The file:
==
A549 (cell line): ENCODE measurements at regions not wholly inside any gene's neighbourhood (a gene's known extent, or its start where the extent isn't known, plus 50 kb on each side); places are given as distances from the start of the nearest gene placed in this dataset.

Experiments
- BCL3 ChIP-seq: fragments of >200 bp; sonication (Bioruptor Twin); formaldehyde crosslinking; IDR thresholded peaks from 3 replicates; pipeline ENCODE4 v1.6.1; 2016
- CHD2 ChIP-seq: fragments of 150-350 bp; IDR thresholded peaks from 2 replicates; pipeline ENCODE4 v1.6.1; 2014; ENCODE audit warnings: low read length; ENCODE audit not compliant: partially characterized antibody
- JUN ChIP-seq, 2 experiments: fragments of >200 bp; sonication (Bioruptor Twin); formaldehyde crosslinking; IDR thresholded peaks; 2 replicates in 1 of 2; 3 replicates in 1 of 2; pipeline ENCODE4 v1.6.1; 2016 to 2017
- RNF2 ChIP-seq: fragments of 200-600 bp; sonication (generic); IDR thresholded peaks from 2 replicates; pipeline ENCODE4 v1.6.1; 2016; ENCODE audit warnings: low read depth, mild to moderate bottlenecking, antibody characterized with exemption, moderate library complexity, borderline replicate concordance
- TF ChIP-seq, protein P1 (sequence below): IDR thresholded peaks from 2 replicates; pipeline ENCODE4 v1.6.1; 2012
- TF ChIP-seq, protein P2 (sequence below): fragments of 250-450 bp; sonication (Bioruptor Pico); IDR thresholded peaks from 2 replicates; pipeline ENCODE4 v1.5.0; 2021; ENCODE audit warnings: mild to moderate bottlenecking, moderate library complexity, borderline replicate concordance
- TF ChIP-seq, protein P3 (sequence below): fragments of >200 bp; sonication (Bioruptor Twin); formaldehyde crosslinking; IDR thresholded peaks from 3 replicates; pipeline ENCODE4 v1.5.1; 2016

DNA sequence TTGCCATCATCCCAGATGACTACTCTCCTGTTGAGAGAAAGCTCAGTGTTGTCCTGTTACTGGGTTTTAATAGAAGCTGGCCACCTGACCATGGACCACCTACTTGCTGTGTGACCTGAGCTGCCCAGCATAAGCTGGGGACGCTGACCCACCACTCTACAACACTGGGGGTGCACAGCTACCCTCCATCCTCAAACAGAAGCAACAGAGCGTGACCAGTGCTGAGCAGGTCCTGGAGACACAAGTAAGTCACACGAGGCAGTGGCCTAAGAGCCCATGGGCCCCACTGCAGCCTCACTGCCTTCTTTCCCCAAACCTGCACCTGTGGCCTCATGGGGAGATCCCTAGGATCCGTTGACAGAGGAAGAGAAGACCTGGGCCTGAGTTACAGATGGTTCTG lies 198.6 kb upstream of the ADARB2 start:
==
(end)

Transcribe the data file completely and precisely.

A549 (cell line): ENCODE measurements at regions not wholly inside any gene's neighbourhood (a gene's known extent, or its start where the extent isn't known, plus 50 kb on each side); places are given as distances from the start of the nearest gene placed in this dataset.

Experiments
- BCL3 ChIP-seq: fragments of >200 bp; sonication (Bioruptor Twin); formaldehyde crosslinking; IDR thresholded peaks from 3 replicates; pipeline ENCODE4 v1.6.1; 2016
- CHD2 ChIP-seq: fragments of 150-350 bp; IDR thresholded peaks from 2 replicates; pipeline ENCODE4 v1.6.1; 2014; ENCODE audit warnings: low read length; ENCODE audit not compliant: partially characterized antibody
- JUN ChIP-seq, 2 experiments: fragments of >200 bp; sonication (Bioruptor Twin); formaldehyde crosslinking; IDR thresholded peaks; 2 replicates in 1 of 2; 3 replicates in 1 of 2; pipeline ENCODE4 v1.6.1; 2016 to 2017
- RNF2 ChIP-seq: fragments of 200-600 bp; sonication (generic); IDR thresholded peaks from 2 replicates; pipeline ENCODE4 v1.6.1; 2016; ENCODE audit warnings: low read depth, mild to moderate bottlenecking, antibody characterized with exemption, moderate library complexity, borderline replicate concordance
- TF ChIP-seq, protein P1 (sequence below): IDR thresholded peaks from 2 replicates; pipeline ENCODE4 v1.6.1; 2012
- TF ChIP-seq, protein P2 (sequence below): fragments of 250-450 bp; sonication (Bioruptor Pico); IDR thresholded peaks from 2 replicates; pipeline ENCODE4 v1.5.0; 2021; ENCODE audit warnings: mild to moderate bottlenecking, moderate library complexity, borderline replicate concordance
- TF ChIP-seq, protein P3 (sequence below): fragments of >200 bp; sonication (Bioruptor Twin); formaldehyde crosslinking; IDR thresholded peaks from 3 replicates; pipeline ENCODE4 v1.5.1; 2016

DNA sequence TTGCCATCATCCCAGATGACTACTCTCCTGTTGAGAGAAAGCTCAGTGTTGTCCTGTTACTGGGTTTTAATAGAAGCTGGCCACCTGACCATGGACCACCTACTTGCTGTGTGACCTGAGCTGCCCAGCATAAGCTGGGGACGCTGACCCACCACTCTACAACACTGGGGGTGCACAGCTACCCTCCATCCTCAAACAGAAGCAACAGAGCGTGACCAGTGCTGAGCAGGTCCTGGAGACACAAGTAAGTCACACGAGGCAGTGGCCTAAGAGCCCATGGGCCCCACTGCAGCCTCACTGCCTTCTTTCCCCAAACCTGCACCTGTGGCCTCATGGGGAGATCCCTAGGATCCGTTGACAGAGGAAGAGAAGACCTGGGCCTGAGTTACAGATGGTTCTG lies 198.6 kb upstream of the ADARB2 start: